Discussing music videos and diversity in design with Kris Merc

Director Kristian Mercado Figueroa, who also goes by ‘Kris Merc’, has returned with another dynamic, stylish and creatively fun music video for American Hip Hop trio, De La Soul. Kris and his team seamlessly blends crisp, stylized CG with various cell and retro effects to create a music video that brings new life to the 2 Chainz assisted track,’Whoodeeni’.

Merc is also a passionate Puerto Rican who strives to highlight issues affecting minorities while also advocating for more of their representation on film. His music video for Hurray For The Riff Raff’s song, Pa’lante, shows off his nuanced ability to make relatable, engaging visual narratives. Having known Kris for a few years, and also being one of the very few minority creatives I’ve worked with, it was a pleasure having this conversation where he was so candid.

Today I’ll be chatting with Kris, who really opens up and discusses some of the diversity issues affecting the creative industry. We also talk about the process of making his new music video Whoodeeni and the emotional journey of creating the music video for Pa’lante.

Q&A with Kris Merc

You’ve done work for De La Soul in the past. How did you guys develop your working relationship?

Crazy to think about but De La Soul was my first experience in the music video realm. I had Co-directed a music video years ago for them. It was an honor, and the guy who put me on Lenny Bass is a Half Black- Puerto Rican director, so it was one of those rare occasions that I met a fellow Puerto Rican director and I gravitated towards that in a strong way. Up to that point really it had mostly been white male Directors that I’ve met, so meeting Lenny was a special thing, and he introduced me to the world of music videos through De La Soul. So it was a huge leap for me at the time. I was working at a super corporate design spot and the wildness of that De La Soul music video really opened my eyes to a spectrum of possibility in the world of Music Videos.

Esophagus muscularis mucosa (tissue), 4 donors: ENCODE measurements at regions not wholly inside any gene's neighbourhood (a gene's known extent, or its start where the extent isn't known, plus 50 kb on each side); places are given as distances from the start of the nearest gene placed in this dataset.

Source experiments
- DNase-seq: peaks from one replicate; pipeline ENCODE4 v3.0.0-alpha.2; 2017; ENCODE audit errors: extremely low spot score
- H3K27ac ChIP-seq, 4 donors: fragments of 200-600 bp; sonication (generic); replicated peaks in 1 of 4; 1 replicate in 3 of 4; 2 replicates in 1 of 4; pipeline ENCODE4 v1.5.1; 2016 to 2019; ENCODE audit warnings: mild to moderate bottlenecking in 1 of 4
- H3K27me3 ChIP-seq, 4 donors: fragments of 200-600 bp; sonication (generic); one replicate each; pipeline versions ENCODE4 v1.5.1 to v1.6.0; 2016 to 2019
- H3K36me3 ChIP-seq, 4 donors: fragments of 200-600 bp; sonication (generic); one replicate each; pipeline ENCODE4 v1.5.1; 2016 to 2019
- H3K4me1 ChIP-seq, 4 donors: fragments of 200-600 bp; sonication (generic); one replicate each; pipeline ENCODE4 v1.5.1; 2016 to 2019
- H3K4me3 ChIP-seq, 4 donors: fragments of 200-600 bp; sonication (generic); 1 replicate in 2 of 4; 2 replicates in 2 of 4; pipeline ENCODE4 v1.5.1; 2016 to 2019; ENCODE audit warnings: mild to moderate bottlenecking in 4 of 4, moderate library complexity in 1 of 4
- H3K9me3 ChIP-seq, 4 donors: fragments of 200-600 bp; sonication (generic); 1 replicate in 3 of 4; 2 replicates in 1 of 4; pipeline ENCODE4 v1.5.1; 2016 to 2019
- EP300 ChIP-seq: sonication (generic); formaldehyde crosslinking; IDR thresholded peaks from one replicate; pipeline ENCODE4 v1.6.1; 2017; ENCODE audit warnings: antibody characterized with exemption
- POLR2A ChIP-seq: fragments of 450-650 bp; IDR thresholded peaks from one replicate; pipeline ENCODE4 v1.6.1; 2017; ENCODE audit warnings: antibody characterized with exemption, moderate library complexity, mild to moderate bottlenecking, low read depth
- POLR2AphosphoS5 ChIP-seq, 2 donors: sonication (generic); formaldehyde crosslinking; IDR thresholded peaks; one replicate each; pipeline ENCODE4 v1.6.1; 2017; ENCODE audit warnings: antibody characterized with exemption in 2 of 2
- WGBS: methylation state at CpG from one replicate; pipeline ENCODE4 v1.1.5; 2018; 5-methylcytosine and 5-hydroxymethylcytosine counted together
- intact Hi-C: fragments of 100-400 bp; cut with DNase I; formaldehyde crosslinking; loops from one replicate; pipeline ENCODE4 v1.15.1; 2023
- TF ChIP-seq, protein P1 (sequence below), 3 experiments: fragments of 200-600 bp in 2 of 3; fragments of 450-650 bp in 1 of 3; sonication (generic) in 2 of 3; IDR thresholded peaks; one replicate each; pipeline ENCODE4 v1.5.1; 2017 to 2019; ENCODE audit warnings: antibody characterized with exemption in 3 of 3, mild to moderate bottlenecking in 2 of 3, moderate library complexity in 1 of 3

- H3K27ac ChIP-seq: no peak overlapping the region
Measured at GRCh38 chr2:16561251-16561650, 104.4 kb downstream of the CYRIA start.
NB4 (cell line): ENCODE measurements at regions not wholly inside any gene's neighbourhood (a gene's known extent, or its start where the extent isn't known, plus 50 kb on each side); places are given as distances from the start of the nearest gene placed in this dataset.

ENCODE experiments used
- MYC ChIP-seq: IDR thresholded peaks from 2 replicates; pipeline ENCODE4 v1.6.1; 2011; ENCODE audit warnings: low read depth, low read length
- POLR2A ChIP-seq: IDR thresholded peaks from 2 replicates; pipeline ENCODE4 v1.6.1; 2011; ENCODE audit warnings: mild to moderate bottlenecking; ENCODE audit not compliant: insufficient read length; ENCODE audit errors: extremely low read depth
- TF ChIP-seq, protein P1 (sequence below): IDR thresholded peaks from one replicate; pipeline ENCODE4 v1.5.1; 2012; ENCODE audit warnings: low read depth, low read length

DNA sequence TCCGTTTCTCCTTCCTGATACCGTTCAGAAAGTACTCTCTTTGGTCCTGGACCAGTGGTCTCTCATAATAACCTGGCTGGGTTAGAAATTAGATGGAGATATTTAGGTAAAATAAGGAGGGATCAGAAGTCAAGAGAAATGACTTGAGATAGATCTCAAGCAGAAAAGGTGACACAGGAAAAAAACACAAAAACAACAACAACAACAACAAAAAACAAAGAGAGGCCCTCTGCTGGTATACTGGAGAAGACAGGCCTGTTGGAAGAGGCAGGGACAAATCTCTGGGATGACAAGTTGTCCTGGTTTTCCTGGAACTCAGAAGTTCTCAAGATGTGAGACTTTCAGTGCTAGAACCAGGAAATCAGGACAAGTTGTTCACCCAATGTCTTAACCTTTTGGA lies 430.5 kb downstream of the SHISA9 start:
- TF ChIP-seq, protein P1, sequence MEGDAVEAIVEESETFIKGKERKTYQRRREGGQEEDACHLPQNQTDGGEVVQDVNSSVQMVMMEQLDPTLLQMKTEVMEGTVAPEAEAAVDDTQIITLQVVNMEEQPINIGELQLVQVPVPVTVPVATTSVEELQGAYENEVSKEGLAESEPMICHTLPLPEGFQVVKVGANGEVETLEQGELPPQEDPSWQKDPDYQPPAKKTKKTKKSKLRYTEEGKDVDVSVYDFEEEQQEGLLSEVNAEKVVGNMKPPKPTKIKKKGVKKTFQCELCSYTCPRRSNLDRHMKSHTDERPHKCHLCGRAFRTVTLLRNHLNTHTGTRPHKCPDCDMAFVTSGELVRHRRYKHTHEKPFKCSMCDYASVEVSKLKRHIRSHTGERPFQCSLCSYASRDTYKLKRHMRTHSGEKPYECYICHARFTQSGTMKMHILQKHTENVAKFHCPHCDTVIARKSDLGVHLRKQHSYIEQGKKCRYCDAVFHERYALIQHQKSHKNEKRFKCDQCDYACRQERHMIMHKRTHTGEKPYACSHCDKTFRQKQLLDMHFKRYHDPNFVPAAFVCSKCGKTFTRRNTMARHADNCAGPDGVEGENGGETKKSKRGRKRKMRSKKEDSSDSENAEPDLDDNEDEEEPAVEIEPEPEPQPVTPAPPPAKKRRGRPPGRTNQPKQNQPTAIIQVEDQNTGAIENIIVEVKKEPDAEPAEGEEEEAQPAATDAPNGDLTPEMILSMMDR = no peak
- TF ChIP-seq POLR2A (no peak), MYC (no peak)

It was super interesting because when I got the brief it almost felt impossible to accomplish the video, but someone told me, “Dude it’s De La Soul, say yes and figure it out later.” I kind of took that advice to heart and it’s shaped a lot of my philosophy in terms of how I take on work. I’m very open at this point, and just try to think of solutions rather than the barriers. I think if the project is cool or interesting or connects, that motivates me more than just doing things because it’s practical.

Anyway, through the course of the years I became good friends with De La Soul’s manager Brandon Hixon, who is also the Creative Director of the project. When the last album dropped Brandon asked if I wanted to pitch any songs and I really loved Whoodeni so I put a loose deck together, and a few months later found out Apple Music was down to make the video. I freaked out, and boom. Here we are.

What’s the development process like for a music video like this, especially one that’s so 3D heavy? Does the group come to you with ideas, do you pitch your own or a bit of both?

Creatively on this one, we did ping pong a lot. The idea evolved constantly, and I really want to give De Tuco, the studio that was our partner for a lot of the creative a big shout out for being so down with my fluid process of creating. The original idea was centered around vinyl toys and this visual gimmick of having them always on a turntable. I came up with the idea of Whoodeni being this kind of Zoltar inspired character early on, but his role in the video changed a great deal. We ditched the turn table idea.

De La Soul didn’t really love the vinyl toys and wanted to lean into something more narratively driven. So we kind of forged the plot together, and De Tuco would board it out based on our ideas, and overall arch. The idea was really motivated by the feeling of being chased.